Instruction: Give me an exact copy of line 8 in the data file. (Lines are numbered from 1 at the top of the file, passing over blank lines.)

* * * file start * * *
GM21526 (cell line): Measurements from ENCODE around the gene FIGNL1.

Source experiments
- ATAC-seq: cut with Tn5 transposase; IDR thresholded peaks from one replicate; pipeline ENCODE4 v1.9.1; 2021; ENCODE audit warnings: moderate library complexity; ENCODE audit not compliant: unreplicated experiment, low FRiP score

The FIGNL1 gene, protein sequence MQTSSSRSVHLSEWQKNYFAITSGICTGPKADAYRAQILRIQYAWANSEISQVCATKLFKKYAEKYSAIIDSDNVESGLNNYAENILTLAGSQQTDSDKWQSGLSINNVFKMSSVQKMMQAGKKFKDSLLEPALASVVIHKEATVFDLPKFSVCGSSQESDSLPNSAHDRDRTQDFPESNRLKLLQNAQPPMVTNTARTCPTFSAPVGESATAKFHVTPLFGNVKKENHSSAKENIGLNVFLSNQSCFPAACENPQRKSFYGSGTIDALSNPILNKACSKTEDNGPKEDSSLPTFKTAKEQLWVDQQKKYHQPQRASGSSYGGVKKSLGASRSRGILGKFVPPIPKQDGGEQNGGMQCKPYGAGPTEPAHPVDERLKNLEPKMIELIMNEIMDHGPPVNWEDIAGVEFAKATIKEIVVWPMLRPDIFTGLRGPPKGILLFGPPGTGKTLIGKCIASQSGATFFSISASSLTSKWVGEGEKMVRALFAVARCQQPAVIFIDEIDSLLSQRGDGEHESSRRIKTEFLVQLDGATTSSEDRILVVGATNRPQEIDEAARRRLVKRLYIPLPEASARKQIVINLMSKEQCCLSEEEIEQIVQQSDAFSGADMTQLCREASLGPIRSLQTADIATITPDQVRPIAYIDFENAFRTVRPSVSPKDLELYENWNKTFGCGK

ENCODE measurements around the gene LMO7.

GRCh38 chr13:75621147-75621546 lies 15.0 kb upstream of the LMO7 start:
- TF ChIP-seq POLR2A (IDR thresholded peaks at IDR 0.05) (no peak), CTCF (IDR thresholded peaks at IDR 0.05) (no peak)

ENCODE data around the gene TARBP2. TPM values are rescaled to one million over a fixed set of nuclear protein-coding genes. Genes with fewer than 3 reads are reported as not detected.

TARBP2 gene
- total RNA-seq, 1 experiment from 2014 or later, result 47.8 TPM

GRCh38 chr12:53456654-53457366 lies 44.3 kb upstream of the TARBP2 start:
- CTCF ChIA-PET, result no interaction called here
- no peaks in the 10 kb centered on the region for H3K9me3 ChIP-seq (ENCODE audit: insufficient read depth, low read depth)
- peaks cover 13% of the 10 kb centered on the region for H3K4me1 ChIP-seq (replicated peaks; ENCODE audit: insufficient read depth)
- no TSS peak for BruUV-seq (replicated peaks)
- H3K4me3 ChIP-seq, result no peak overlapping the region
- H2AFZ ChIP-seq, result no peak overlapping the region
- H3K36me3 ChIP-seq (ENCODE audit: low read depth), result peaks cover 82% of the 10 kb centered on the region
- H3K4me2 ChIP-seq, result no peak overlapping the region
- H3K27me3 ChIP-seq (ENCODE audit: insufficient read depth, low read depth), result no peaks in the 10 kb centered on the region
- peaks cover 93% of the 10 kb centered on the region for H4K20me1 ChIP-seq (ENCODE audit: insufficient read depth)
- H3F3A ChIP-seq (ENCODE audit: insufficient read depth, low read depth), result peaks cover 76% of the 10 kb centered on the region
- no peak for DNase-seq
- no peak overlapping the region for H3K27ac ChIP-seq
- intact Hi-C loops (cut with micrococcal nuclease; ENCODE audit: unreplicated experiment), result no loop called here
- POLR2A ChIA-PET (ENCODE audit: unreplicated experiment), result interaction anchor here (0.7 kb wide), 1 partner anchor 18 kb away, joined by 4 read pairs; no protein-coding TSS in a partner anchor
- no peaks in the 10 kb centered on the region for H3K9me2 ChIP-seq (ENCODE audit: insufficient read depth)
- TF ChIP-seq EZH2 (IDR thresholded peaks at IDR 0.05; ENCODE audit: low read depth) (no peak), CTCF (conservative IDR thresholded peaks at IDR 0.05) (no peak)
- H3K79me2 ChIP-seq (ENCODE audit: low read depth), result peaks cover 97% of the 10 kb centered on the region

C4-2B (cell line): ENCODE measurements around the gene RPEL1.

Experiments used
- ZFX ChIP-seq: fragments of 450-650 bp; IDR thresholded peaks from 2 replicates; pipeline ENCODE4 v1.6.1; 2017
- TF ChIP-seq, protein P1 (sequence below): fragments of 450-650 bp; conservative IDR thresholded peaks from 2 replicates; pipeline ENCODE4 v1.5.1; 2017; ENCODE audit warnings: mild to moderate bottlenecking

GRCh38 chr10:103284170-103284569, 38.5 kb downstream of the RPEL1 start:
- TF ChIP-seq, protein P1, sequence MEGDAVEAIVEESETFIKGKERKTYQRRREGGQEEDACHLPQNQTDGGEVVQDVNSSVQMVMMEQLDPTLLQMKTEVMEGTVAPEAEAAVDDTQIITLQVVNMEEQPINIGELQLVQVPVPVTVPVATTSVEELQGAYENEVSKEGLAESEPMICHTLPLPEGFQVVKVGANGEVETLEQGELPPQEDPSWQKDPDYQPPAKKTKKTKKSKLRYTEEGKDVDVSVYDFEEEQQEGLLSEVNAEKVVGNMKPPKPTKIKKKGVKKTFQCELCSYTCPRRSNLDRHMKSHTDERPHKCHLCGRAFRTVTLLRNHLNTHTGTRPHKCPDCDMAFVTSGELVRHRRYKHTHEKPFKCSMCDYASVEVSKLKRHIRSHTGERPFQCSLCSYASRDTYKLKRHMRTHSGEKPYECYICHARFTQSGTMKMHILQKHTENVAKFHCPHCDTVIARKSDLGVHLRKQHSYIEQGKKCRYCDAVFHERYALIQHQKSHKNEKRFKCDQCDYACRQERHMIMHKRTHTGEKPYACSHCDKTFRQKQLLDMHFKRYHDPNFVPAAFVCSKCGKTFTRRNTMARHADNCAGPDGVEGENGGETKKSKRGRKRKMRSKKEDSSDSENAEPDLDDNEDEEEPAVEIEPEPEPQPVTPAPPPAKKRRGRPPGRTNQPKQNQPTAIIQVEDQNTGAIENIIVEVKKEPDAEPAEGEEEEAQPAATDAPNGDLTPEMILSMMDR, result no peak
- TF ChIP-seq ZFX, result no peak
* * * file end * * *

ENCODE data around the gene TARBP2. TPM values are rescaled to one million over a fixed set of nuclear protein-coding genes. Genes with fewer than 3 reads are reported as not detected.